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Never enough stuff?

February 7, 2009 Leave a comment Go to comments

How much do we need to live on? Brad Delong reflects on how much we have today in “Our economic appetite.” One would expect that our world of “plenty” would be “enough” but Delong concludes that just isn’t so or perhaps ever to be.

Keynes thought that by today we would have reached a realm of plenty where “We shall once more value ends above means and prefer the good to the useful. We shall honour those who can teach us how to pluck the hour and the day virtuously and well, the delightful people who are capable of taking direct enjoyment in things, the lilies of the field who toil not, neither do they spin.”

But no dice. I look around, and all I can say is: not yet, not for a long time to come, and perhaps never. I’m convinced that everyone I know can easily imagine how to spend up to three times their current income usefully and productively. (It is only beyond three times your current spending that people judge others’ spending as absurd and wasteful.) And everybody I know finds it very difficult to imagine how people can survive on less than one-third of what they spend—never mind that all of our pre-industrial ancestors did so all the time. There is a point at which we say “enough!” to more oat porridge. But all evidence suggests Keynes was wrong: We are simply not built to ever say “enough!” to stuff in general.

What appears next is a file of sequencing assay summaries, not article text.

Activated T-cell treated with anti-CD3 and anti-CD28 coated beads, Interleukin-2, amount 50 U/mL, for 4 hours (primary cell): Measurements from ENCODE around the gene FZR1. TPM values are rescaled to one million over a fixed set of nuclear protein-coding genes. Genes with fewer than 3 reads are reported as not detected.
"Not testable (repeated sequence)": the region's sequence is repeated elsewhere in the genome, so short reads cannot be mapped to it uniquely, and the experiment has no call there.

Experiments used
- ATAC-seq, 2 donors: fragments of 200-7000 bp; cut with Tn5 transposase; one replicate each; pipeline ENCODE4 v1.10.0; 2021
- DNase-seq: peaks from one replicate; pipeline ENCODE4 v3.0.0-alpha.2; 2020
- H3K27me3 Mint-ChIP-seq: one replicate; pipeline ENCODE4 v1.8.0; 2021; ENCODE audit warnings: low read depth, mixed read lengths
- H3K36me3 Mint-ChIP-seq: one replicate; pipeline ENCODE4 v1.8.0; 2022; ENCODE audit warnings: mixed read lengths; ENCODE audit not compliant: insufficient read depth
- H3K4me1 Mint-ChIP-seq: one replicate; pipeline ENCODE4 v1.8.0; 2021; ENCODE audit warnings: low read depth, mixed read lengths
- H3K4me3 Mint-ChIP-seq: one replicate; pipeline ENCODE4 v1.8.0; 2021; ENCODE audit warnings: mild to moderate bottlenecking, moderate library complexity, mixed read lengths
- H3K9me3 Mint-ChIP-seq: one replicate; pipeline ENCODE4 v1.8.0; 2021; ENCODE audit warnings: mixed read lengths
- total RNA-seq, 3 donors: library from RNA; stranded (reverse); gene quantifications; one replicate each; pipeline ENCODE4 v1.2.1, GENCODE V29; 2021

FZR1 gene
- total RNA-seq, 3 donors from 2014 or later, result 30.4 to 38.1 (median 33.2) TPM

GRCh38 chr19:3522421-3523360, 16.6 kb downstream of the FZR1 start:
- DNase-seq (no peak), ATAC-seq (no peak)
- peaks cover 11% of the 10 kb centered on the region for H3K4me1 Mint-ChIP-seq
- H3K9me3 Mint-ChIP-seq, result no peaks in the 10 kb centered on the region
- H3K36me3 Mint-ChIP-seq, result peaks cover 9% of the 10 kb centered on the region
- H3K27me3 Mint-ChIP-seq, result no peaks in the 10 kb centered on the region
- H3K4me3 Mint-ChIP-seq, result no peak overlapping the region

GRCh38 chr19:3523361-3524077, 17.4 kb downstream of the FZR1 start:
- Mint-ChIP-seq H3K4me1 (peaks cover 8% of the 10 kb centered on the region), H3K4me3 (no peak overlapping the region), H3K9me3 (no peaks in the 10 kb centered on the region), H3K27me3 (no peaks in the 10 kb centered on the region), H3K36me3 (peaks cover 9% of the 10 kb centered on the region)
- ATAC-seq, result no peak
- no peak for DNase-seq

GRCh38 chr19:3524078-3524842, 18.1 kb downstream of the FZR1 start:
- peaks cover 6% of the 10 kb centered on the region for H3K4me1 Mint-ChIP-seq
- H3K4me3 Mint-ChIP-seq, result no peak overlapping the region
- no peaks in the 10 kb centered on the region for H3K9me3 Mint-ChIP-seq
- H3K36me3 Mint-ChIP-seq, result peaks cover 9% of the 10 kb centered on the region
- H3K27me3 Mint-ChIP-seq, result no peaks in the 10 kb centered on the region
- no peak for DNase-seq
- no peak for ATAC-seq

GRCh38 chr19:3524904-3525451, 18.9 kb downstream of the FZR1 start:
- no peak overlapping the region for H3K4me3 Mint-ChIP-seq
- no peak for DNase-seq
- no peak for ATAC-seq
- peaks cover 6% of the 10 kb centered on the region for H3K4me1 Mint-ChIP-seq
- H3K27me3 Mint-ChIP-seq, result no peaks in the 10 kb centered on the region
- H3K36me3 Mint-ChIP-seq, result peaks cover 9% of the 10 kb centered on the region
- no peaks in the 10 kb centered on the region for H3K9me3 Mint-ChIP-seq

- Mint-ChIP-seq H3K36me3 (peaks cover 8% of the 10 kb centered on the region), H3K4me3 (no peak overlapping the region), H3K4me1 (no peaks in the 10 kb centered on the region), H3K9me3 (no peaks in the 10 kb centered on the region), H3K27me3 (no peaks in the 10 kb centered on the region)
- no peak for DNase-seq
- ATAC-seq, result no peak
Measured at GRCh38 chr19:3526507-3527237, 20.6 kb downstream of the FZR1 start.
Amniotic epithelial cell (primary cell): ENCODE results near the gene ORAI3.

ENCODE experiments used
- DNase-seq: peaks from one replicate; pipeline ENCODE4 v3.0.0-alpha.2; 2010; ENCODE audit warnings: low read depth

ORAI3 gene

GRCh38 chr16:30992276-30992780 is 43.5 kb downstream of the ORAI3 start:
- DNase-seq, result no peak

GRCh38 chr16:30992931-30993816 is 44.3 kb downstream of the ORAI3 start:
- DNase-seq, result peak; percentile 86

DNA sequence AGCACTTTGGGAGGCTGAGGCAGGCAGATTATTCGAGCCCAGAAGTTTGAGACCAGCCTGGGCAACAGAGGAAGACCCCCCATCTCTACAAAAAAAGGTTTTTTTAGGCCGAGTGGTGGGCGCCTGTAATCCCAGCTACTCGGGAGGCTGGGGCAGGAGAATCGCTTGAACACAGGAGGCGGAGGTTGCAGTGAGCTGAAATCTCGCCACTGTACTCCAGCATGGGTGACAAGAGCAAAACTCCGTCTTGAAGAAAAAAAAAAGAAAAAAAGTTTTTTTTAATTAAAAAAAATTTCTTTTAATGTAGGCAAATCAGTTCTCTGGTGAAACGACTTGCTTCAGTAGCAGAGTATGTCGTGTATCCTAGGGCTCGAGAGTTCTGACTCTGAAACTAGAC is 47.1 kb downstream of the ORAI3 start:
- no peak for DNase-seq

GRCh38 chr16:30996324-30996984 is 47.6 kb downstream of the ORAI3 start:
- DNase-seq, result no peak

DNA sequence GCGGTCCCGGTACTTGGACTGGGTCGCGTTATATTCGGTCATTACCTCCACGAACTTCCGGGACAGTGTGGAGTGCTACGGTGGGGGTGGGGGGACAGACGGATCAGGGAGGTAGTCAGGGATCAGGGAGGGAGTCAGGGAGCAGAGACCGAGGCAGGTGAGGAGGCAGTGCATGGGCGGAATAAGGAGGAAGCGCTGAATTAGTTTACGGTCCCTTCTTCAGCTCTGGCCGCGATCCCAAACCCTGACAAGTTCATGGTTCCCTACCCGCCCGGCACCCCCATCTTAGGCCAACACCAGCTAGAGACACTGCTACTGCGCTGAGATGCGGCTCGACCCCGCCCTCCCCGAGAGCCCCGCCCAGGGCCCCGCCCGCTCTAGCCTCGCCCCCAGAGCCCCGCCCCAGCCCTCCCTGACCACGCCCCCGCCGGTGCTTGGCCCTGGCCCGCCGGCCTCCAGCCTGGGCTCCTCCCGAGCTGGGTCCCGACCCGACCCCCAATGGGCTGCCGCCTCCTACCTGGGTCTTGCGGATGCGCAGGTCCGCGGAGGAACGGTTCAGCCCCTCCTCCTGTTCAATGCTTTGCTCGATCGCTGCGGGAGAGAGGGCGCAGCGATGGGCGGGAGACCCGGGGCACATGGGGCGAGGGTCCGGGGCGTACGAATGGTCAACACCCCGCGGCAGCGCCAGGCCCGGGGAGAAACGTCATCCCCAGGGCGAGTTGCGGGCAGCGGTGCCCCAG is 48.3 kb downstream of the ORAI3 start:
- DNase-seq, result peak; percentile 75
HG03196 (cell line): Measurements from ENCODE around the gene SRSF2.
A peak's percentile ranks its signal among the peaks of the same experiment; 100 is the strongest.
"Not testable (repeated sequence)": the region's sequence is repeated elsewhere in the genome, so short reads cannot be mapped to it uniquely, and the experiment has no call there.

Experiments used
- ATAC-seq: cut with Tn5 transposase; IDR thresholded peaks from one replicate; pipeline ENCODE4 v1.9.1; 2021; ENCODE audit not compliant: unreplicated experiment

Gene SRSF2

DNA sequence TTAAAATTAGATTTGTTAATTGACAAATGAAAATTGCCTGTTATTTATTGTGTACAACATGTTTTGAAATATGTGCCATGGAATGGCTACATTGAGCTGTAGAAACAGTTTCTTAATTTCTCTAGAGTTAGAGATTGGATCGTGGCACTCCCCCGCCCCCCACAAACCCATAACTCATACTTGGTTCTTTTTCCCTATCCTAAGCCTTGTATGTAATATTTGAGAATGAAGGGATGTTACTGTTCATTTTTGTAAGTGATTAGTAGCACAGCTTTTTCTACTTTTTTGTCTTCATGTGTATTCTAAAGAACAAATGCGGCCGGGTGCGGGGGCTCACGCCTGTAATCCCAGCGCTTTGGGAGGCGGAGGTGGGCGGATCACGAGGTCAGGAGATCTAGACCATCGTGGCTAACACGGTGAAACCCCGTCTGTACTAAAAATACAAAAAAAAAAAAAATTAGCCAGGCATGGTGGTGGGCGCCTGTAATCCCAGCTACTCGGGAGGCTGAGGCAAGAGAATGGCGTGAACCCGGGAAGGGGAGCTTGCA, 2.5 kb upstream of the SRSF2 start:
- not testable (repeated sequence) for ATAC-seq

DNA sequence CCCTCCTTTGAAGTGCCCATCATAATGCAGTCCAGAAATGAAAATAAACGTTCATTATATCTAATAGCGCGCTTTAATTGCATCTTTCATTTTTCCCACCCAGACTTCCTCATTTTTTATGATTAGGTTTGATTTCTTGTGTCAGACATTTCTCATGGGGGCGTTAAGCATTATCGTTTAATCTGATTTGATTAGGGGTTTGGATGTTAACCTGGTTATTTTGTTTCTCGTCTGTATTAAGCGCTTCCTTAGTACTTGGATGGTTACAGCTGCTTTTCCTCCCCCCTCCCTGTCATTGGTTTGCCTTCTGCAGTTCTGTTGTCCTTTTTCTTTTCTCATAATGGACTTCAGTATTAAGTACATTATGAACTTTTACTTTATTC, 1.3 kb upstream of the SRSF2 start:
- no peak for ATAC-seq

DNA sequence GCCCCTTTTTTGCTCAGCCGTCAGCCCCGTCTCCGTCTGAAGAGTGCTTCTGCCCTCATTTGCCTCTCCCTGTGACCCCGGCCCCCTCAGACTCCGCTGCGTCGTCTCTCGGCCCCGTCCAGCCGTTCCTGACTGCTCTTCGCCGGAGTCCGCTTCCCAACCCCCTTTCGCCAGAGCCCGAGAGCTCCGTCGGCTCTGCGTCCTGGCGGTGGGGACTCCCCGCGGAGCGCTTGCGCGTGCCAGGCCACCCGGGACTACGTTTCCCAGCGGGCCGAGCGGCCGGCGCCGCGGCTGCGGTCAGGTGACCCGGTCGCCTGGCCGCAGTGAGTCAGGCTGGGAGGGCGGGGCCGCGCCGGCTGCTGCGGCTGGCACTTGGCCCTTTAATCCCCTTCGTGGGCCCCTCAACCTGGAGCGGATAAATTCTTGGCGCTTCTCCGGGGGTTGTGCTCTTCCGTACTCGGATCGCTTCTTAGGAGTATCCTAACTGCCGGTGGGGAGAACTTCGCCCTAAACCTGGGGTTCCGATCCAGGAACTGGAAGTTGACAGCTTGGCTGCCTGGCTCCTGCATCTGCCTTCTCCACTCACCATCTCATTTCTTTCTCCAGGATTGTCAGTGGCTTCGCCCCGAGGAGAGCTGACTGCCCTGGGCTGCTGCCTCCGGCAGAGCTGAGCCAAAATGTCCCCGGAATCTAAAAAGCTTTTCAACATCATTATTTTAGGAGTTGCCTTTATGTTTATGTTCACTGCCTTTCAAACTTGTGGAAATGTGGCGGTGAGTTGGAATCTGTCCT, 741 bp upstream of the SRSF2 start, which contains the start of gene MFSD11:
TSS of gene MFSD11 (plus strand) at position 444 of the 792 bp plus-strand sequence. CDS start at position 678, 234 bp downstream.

We never have enough to satisfy.  Another reason for God.

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